Hurt, R. Douglas. Agriculture and the Confederacy: policy, Productivity, and Power in the Civil War South. (Chapel Hill: University of North Carolina Press, 2015) 364 pp. $45.00.
At the onset of the Civil War, the Confederate Leadership and citizenry remained confident in their ability to feed their newly independent nation and win a fast war. However, as Scott’s Great Snake tightened its grip on Dixie, the agricultural policies, and practices of the South proved to be ultimately harmful and left Southerners starving. In Agriculture and the Confederacy: Policy, Productivity, and Power in the Civil War South R. Douglas Hurt walks readers through the fall of the Cotton Empire, masterfully validating his assertions not only through personal diaries and ledgers but also with the bureaucratic policies and published prices of goods in regional newspapers. His comprehensive research on this subject is an important addition to the scholarship on the topic during this Sesquicentennial season, for Hurt has created a new lens with which to view the history and memory of the post-war South by leading readers to a new study of life on the homefront.
Hurt organizes the book by year and region; taking the reader through the war one step at a time and continuously reevaluating policy and the economy to provide a comprehensive picture of how and why Southern Agriculture eventually failed even though farmers and planters remained optimistic at the war’s beginning. The greed of southern cotton growers and the extraordinarily large demand for able-bodied soldiers are two themes that Hurt carries throughout the work. Hurt argues that southern farmers were a fiercely independent bloc who, “only wanted an agricultural policy that benefitted them individually rather than collectively for the good of the nation,” and acknowledges that this cultural desire for libertarian independence would ultimately, “Supercede the desire for an agricultural policy designed to benefit the Confederacy (24).” In other words, Southern Pride and resting on the false hopes of foreign intervention (because of the presumed dependence of western Europe and Britain on Southern cotton) ultimately contributed to the defeat of the Confederacy.
The Confederacy wasn’t hampered by policy and culture alone. Hurt, like many Civil War scholars, demonstrates it was a war of resources not only for the competing armies, but those left on the homefront. The Anaconda Plan was an apt response to the new Southern need to import beef cattle from Texas now that it was cut off from its more typical markets by fighting and impressments in the Upper South. Hurt is careful to illustrate just how important interstate commerce was by this part of the nineteenth century. Often it is easy, especially for the lay reader, to imagine that all of the goods and resources used by Americans in this period was from within a fifty or one-hundred mile radius. Hurt makes certain to dispel this idea and emphasize that before the success of the Anaconda Plan the Confederacy could have been, according to many southerners, “‘The most self-sustaining country in the world,’” but their early optimism lead to bad decision making and ultimately a shortage of beef and other goods.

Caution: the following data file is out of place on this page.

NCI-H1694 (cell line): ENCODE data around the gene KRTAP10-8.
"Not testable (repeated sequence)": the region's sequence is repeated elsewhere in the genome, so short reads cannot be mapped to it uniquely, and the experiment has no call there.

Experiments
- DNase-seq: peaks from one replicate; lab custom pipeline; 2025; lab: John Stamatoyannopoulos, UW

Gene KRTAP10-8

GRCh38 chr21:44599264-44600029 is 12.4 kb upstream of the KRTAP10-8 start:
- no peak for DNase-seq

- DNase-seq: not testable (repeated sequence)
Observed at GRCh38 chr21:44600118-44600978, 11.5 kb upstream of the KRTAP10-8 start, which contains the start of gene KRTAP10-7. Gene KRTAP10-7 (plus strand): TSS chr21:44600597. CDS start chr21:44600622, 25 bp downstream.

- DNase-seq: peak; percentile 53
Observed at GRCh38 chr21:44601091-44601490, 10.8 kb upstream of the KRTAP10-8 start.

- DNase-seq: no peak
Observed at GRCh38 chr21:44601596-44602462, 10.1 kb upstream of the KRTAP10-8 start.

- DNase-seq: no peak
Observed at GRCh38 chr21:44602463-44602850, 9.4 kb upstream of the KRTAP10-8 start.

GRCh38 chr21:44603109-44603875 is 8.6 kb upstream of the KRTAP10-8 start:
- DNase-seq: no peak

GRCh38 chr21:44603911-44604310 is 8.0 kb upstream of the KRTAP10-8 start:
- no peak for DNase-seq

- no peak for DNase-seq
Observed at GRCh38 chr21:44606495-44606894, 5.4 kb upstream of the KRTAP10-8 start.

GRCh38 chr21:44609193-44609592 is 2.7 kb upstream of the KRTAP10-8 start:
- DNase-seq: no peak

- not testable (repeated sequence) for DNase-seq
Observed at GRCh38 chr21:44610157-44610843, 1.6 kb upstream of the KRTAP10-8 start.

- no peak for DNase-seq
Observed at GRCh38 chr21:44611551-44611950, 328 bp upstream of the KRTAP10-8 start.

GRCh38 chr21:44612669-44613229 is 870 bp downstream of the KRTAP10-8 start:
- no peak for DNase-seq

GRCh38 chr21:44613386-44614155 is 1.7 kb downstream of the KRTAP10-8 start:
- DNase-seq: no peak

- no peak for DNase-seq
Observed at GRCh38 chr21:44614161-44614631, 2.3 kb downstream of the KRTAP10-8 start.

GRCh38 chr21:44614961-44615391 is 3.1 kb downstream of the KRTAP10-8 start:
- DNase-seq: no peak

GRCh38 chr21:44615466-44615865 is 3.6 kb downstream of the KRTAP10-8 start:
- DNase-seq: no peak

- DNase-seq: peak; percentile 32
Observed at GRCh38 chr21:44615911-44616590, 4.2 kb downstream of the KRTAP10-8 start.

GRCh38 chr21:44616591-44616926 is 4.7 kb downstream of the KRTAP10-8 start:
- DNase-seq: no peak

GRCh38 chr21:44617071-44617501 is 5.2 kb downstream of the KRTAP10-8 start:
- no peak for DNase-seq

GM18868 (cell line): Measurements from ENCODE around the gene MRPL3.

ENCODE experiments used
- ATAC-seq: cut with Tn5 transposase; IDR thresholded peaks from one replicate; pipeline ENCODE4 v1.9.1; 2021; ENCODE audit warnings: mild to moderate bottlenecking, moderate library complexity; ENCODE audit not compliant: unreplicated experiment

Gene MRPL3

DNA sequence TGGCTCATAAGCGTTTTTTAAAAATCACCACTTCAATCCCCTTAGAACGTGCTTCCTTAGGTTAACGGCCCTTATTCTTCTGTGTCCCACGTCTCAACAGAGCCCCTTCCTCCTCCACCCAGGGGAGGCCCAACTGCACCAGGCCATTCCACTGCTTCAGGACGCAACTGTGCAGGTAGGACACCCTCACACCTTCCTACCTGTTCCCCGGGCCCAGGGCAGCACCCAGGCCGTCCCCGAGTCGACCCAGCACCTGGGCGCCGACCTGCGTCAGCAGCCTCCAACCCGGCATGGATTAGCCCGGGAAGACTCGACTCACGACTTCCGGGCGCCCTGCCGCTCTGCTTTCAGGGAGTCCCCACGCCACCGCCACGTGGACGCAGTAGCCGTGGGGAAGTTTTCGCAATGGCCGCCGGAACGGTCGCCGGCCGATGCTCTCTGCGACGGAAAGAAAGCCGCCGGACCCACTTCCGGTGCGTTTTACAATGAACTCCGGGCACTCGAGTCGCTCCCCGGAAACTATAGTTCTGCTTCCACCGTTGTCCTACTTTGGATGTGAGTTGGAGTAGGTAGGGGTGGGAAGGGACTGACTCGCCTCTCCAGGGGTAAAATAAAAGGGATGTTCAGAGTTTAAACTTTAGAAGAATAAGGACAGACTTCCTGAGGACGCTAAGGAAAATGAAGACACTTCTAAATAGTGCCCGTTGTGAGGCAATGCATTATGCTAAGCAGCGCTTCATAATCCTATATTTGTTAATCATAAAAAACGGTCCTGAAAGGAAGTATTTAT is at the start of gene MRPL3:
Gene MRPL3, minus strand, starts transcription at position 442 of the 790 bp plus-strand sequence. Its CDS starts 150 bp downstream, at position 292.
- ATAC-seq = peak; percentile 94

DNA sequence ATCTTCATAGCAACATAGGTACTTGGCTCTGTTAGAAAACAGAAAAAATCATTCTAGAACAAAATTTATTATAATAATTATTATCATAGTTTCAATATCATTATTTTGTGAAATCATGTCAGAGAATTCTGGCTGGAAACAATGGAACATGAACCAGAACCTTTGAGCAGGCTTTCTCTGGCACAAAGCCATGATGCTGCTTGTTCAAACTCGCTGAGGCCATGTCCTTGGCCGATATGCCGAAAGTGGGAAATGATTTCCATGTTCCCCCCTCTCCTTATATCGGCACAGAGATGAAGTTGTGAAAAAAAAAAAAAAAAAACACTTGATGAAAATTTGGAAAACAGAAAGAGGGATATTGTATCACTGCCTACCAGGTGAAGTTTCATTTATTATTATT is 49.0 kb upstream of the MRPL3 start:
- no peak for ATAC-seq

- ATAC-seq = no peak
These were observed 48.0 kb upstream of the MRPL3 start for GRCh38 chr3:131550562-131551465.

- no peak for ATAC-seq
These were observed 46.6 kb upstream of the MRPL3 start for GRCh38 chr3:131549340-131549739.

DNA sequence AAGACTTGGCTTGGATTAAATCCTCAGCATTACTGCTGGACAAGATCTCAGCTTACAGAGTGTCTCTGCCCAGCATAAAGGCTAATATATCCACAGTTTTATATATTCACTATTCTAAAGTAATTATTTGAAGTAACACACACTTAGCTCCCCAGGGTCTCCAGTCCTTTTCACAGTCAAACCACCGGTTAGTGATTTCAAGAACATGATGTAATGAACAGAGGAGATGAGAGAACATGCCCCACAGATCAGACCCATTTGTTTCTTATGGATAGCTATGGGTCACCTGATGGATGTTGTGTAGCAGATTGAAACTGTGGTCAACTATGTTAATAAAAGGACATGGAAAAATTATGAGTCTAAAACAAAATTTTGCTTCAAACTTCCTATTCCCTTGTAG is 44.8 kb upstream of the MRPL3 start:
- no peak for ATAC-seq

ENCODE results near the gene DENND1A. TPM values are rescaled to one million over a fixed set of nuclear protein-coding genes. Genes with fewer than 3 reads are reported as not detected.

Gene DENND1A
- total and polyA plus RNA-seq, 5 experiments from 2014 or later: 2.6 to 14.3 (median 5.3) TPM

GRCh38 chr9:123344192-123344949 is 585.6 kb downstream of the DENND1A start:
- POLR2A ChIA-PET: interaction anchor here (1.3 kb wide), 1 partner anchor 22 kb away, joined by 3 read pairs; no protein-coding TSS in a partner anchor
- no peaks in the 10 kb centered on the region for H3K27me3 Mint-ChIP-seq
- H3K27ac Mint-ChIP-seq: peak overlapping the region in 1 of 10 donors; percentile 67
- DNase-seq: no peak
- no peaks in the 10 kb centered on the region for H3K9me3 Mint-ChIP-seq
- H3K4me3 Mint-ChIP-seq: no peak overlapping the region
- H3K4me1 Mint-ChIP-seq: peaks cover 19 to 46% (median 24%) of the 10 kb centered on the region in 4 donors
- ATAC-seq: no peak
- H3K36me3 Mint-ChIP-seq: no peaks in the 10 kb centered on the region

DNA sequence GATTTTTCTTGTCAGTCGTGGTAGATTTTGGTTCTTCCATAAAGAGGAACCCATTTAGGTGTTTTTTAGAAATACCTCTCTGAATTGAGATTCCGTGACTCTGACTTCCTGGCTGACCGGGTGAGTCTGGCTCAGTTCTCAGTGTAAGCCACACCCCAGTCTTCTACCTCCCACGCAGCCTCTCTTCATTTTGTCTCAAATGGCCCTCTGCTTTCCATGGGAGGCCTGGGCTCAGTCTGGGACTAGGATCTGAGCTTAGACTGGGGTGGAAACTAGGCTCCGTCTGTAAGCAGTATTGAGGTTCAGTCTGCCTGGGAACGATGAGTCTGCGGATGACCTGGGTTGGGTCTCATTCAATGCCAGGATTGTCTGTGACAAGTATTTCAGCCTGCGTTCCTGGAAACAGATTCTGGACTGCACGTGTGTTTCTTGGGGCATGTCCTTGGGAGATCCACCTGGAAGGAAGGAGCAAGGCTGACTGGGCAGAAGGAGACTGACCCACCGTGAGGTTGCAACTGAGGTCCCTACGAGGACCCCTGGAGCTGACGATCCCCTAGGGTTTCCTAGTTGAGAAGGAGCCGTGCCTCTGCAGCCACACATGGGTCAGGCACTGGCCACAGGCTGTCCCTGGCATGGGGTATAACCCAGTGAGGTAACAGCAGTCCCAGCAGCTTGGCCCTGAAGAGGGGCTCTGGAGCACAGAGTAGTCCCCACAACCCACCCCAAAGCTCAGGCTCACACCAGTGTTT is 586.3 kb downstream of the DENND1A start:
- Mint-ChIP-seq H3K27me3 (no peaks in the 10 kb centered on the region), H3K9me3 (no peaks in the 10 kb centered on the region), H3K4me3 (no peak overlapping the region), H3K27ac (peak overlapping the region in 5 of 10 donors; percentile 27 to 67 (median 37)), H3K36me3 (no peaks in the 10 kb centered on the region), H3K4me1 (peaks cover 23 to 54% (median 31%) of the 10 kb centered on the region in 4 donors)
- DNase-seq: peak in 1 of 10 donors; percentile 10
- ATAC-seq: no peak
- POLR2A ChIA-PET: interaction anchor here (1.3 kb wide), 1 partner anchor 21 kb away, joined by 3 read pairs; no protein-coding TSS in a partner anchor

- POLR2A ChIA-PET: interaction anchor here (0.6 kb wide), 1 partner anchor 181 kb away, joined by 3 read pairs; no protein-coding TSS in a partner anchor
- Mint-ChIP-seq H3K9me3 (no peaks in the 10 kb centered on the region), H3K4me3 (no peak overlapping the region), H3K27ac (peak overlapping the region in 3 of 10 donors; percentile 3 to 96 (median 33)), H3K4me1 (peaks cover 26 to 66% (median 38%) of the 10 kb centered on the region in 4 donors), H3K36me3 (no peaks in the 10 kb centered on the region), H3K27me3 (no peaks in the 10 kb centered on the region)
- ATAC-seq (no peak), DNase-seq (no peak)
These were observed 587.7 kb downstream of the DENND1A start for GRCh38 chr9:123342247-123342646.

Agriculture and the Confederacy is hugely successful in its telling of the low points of the Civil War in the South, and demonstrating just how strong an effect the tax-in-kind programs and the expansion of the Confederate draft was to folks on the homefront. Hurt takes the time to examine the plight of Southern women, many of whom had no agricultural experience and were left to tend to large plantations and farms with little assistance from experienced men. Their farms managed to produce but little, and they often attempted to sell their goods like butter and eggs to Union soldiers for other goods to help feed themselves and their hungry children. The lives of women, too, were rapidly changing with the markets and the successes or failures of crops over the course of the Civil War, and the author weaves their stories and perspectives into each chapter as he chronicles the collapse of Southern Agriculture and the eventual defeat of the Confederate States.
Hurt’s material is interesting and relevant, but one of the only shortfalls of Agriculture and the Confederacy is the listing of the prices of goods and its effect on the book’s overall readability. Tables of prices are all included in the appendix, however not within the text except as the author rattles them off in lists. It would, in this reader’s opinion, be easier to read in stride if these numbers didn’t tend to make Hurt’s prose choppy, and in many cases, insufferably boring to those who do not frequently study economics. However, this book is an essential read for those interested in material culture and the impact of the war on the Southern worldview, and may provide interesting perspectives to those who are interested in the historical memory of the post-war South.
While Agriculture and the Confederacy is on the most basic level about the fall of Southern Agriculture during the Civil War, the research that Hurt has contributed to the field can be of tremendous importance to Civil War scholars moving forward. In the Sesquicentennial season many researchers have made an effort to ‘re-map’ the Civil War, or to view it through multiple lenses to better understand the true impact of the great national schism. Hurts work creates a platform for other’s research to begin. As a comprehensive and well researched study of Confederate agricultural policies and practices Hurt’s Agriculture and the Confederacy: Policy, Productivity, and Power in the Civil War South will benefit all researchers of the Civil War and those who want to more deeply understand many of the socio-economic and cultural aspects of the war in the Southern states.